Collecting Federal Reserve dollar bills

Except for significant errors, and series 1988A web notes printed in small batches for some of the Federal Reserve districts (web notes from other series are more common), green seal dollars are of little collector value. However, two notes have generated public interest, although neither is scarce.

In 1963 dollar bills were produced for the Eleventh Federal Reserve District, headquartered in Dallas. Since the FRD jurisdictions are sequentially numbered, notes received the corresponding letter "K", for the 11th letter of the alphabet. Some people noticed that the 1963 Dallas note, with the number "11" and a "K" surrounded by a black seal, appeared about the time President John F. Kennedy was shot in Dallas in November 1963. The bill was not a commemorative issue and there was no connection between it and the shooting.

In 1968–69 Joseph W. Barr was Secretary of the Treasury for only 31 days and his signature appeared solely on the 1963B dollar bill. Some collectors thought that his brief tenure might make these notes valuable, but use of their plates continued for some time after his term in office and 458,880,000 were printed. Thus they are very common.

Dollar Bills with interesting serial numbers can also be collected. One example of this is radar or “palindrome“ notes, where the numbers in the serial number are the same read from left to right or right to left. Very low serial numbers, or a long block of the same or repeating digits may also be of interest to specialists. Another example is replacement notes, which have a star to the right of the serial number. The star designates that there was a printing error on one or more of the bills, and it has been replaced by one from a run specifically printed and numbered to be replacements. Star notes may have some additional value depending on their condition, their year series or if they have an unusual serial number sequence. To determine the rarity of modern star notes, production tables are maintained.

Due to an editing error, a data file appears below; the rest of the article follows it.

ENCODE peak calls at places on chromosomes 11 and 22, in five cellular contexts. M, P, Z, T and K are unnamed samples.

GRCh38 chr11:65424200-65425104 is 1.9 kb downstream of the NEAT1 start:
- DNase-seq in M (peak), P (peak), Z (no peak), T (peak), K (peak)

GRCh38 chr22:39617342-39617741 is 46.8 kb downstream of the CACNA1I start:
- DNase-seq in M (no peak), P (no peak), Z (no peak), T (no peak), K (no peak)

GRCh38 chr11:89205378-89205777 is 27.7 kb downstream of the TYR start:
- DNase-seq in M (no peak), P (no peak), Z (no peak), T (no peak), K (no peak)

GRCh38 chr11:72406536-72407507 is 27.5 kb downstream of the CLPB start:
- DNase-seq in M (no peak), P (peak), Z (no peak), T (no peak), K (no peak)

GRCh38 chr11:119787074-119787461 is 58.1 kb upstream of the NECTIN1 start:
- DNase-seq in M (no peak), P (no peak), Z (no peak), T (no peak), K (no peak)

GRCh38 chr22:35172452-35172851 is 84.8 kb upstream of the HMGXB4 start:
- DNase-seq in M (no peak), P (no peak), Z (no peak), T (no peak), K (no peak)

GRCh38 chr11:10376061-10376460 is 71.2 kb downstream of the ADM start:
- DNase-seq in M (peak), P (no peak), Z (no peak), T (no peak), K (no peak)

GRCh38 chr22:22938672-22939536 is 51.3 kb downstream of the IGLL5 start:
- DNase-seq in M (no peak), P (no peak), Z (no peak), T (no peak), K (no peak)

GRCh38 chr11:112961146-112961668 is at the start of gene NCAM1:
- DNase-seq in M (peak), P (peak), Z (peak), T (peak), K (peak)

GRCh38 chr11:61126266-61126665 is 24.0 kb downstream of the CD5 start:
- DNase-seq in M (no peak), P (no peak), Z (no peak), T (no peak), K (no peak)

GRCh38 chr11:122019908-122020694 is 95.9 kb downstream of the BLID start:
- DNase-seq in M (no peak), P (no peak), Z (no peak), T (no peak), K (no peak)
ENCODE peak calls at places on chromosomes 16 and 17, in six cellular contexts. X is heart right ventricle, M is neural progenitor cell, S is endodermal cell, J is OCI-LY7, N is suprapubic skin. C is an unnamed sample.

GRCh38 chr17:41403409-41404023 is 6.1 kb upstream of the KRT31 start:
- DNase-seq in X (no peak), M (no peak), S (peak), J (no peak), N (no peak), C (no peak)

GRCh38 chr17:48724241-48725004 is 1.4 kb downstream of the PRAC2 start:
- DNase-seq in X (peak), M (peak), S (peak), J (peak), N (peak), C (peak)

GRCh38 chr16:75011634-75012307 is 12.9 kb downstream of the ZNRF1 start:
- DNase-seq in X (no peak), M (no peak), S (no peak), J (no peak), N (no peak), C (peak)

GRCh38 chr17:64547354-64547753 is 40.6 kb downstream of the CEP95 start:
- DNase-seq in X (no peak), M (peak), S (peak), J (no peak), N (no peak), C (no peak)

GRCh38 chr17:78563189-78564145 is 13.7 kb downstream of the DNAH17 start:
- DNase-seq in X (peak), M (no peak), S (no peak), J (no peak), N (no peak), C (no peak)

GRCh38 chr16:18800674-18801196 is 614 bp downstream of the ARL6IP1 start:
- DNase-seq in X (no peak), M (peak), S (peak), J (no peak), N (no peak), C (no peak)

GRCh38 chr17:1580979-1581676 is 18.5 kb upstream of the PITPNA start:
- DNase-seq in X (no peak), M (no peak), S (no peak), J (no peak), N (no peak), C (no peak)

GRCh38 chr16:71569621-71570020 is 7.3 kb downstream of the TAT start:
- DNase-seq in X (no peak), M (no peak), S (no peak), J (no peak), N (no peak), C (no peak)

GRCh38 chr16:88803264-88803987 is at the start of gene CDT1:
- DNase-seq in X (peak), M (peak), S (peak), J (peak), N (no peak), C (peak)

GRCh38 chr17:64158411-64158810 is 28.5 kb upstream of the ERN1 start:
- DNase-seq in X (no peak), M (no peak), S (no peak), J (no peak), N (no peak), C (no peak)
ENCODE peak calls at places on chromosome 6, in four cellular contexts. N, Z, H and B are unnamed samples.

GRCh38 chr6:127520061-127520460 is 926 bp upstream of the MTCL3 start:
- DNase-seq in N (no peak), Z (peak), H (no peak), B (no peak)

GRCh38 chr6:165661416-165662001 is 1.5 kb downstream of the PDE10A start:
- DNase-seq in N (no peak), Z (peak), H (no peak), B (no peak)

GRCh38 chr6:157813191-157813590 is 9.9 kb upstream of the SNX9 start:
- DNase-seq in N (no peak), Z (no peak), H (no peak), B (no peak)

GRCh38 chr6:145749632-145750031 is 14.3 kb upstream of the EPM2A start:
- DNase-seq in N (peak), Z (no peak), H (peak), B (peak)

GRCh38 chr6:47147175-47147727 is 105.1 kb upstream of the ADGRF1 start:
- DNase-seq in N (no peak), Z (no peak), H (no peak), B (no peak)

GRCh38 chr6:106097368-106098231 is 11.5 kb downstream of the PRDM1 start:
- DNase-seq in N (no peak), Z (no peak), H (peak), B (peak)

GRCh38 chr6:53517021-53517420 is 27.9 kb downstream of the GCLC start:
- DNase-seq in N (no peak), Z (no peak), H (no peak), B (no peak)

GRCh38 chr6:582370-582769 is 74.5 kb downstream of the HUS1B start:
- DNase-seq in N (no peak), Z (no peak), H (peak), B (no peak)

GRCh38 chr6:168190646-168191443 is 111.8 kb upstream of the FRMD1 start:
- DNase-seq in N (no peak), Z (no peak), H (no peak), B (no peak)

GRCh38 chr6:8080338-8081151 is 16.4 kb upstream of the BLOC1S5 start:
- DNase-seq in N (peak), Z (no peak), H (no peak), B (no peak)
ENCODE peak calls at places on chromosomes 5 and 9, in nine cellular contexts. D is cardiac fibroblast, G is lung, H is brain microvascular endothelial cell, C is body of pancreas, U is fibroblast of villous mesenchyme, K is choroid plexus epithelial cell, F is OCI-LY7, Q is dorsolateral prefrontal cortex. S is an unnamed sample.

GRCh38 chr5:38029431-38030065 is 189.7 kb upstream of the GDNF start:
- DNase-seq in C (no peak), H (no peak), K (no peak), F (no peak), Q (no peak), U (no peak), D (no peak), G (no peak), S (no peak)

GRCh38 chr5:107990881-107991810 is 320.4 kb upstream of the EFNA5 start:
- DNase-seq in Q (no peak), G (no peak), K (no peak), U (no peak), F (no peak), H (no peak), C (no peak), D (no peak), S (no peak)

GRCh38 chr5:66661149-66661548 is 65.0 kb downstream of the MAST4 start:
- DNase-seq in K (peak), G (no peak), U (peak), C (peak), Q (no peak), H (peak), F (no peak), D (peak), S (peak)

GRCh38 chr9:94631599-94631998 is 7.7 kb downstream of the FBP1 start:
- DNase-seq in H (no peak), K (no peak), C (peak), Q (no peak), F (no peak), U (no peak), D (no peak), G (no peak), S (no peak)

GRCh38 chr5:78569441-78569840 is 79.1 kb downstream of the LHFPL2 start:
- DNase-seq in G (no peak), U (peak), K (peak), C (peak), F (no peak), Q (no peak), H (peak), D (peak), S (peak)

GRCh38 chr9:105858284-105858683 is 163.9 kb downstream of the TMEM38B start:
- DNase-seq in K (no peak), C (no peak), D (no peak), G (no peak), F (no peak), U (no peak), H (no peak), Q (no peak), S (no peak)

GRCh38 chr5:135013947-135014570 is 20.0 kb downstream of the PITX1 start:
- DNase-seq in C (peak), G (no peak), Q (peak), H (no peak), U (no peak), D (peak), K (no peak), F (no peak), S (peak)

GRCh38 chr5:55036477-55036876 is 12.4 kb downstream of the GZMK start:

Prosecution for the possession of a $1 bill

In Turkey the possession of a one-dollar bill can lead to a prosecution and sentence for terror related charges because it is seen as evidence for being a member of the Gülen Movement founded by Fethullah Gülen, which is seen as a terror organization in Turkey. Turkish authorities believe that Gülen used to present a one dollar bill to his followers and that they showed it to one another in order to make them recognizable.

Redesign or replacement of the dollar bill

Figure 2 Estimated Cumulative Present-Value Net Loss to the Government from Actively and Gradually Replacing $1 Notes with $1 Coins over 30 Years (46756288014)
GAO estimated 30-year present-value cost of replacing $1 notes with $1 coins
See also: Dollar coin (United States)#Popularity

In modern times, the one dollar bill is used much more than the dollar coin, despite the U.S. Government's repeated efforts to promote the latter. There are organizations specifically aimed at either preventing (Save the Greenback) or advocating (Coin Coalition) the complete elimination of the one-dollar bill in favor of the dollar coin.

On November 29, 2012, a House subcommittee met to consider replacing the dollar bill. This action took place after the seventh Government Accountability Office report on the subject. The latest report claimed that switching to dollar coins would save $4.4 billion over thirty years. However, according to polls, few Americans want to give up dollar bills. Recent budgets passed by Congress have included provisions to prevent the Treasury Department from spending any of its funds to redesign the one-dollar bill, largely because of potential cost impacts on the vending machine industry.